Murder by Decree (1979)

Murder by Decree (1979), directed by Bob Clark.

The black carriage trundles through the convincingly dark, dank, filthy streets of Whitechapel. We get glimpses of the shining, staring eyes of the madman. Jack the Ripper is at work, killing and mutilating prostitutes under the noses of the helpless police.

Why don't they call in Sherlock Holmes? Because were he to solve the case, he might bring down not only the Government, but the Monarchy itself.

It seems natural to bring Holmes and the Ripper together, but AC Doyle never did so. Maybe it would have been in bad taste at the time.

These days Sherlock Holmes has been absorbed into the fantasy/action genre, but this film is very much in the traditional vein, closer to the texts. The ageless Christopher Plummer is spot-on as the brainy Holmes, tormented this time by the injustice of the authorities and his own culpability in the horrific death of one of the women. James Mason is a satisfying Watson: loyal and stuffy, but not a fool.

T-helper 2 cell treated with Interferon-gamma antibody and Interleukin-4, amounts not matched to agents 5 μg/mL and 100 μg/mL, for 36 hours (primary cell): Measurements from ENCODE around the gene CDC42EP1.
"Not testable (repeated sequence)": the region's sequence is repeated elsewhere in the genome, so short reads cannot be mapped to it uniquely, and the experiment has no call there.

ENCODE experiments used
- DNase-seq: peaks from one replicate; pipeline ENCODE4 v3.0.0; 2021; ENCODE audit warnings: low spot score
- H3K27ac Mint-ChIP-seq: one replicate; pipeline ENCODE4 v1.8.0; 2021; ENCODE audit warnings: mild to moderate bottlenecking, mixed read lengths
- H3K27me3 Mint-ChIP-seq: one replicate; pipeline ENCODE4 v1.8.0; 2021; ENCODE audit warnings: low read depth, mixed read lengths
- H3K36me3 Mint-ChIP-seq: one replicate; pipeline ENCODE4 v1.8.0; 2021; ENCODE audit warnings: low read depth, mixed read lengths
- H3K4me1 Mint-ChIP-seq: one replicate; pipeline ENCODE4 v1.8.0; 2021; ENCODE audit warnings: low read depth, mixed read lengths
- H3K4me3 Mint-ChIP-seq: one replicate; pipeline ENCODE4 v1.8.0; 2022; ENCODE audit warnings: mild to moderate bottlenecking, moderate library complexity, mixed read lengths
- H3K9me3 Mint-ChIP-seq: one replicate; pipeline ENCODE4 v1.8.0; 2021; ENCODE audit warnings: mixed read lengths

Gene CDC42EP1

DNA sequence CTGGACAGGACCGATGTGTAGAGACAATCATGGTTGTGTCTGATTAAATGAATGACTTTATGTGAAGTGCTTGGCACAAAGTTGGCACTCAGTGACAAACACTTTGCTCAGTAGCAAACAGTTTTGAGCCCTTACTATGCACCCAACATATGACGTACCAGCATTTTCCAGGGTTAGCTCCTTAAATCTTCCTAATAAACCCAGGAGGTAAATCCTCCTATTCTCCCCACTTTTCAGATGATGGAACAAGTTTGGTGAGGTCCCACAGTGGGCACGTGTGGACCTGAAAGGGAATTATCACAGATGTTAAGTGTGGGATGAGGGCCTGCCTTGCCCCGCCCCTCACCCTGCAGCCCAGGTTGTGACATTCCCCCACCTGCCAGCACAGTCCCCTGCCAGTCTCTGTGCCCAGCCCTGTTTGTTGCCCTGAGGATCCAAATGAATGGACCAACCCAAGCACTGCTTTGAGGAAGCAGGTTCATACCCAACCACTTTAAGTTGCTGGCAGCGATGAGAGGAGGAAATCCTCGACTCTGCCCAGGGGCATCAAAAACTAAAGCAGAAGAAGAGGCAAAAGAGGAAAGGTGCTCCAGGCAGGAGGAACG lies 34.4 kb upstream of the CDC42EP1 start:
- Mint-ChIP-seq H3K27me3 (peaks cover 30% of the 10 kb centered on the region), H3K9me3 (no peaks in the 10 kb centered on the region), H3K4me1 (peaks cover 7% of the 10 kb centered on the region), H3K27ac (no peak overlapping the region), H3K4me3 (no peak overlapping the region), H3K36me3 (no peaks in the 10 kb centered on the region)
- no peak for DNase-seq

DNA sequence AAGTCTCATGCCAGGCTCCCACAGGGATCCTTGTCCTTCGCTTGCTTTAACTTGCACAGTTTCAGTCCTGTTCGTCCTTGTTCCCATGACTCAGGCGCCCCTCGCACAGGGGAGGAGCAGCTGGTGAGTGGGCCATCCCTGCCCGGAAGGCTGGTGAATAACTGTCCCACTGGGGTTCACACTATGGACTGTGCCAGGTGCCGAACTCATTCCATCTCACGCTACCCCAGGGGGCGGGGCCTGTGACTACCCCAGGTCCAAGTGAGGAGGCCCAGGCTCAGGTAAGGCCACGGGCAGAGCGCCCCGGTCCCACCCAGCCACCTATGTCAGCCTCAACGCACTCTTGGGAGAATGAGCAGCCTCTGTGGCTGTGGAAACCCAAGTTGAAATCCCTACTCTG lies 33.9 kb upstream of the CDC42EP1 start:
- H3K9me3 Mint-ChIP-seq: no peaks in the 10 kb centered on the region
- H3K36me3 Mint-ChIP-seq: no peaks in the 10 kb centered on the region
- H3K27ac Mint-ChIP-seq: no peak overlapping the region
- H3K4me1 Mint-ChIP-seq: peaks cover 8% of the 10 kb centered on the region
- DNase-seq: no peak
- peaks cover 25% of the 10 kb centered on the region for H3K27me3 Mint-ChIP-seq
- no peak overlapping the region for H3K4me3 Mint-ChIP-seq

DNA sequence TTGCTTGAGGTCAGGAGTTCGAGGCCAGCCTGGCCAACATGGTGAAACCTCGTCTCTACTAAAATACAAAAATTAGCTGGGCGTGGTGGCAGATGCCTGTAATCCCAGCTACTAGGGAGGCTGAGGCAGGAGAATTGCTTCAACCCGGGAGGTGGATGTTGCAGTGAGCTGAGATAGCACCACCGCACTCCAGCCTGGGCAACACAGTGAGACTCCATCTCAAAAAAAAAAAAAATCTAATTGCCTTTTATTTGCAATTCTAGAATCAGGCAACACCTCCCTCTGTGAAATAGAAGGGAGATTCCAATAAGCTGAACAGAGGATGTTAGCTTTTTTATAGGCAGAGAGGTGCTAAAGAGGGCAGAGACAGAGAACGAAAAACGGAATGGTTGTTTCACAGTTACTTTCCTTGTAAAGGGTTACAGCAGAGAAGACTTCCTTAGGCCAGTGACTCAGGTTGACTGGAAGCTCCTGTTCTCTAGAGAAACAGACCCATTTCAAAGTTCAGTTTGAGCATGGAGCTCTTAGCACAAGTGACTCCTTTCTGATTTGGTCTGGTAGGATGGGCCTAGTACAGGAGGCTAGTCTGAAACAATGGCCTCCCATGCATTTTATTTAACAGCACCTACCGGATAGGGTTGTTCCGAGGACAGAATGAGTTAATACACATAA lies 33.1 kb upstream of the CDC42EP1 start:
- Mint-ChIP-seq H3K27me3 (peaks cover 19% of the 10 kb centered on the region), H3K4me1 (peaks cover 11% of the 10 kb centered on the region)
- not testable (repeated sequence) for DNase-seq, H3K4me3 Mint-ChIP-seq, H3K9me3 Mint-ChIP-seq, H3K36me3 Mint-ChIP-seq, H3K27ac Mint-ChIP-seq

Combining the traditional Holmes with grimy London and bloody crime is a nice approach: the steadfastness of the detective comforts us while the Ripper terrifies us. The mutilations are mostly just suggested, but that's enough. The glimpses of Mary Kelly's agonies through a dirty window are hard to bear.


From Hell (2001) has a similar plot, done with more splatter. The films are probably independent; this solution -- one of many -- to the mystery (Freemasons, royal secrets) had been established earlier.

The DVD has a commentary track by the director, and also a PDF of the screenplay: "Sherlock Holmes and Saucy Jack".

No proper subtitles, but it has old-style closed-captions, useless for most people in the HDMI age. When available I extract them, convert to SRT and embed them in a MKV version of the title.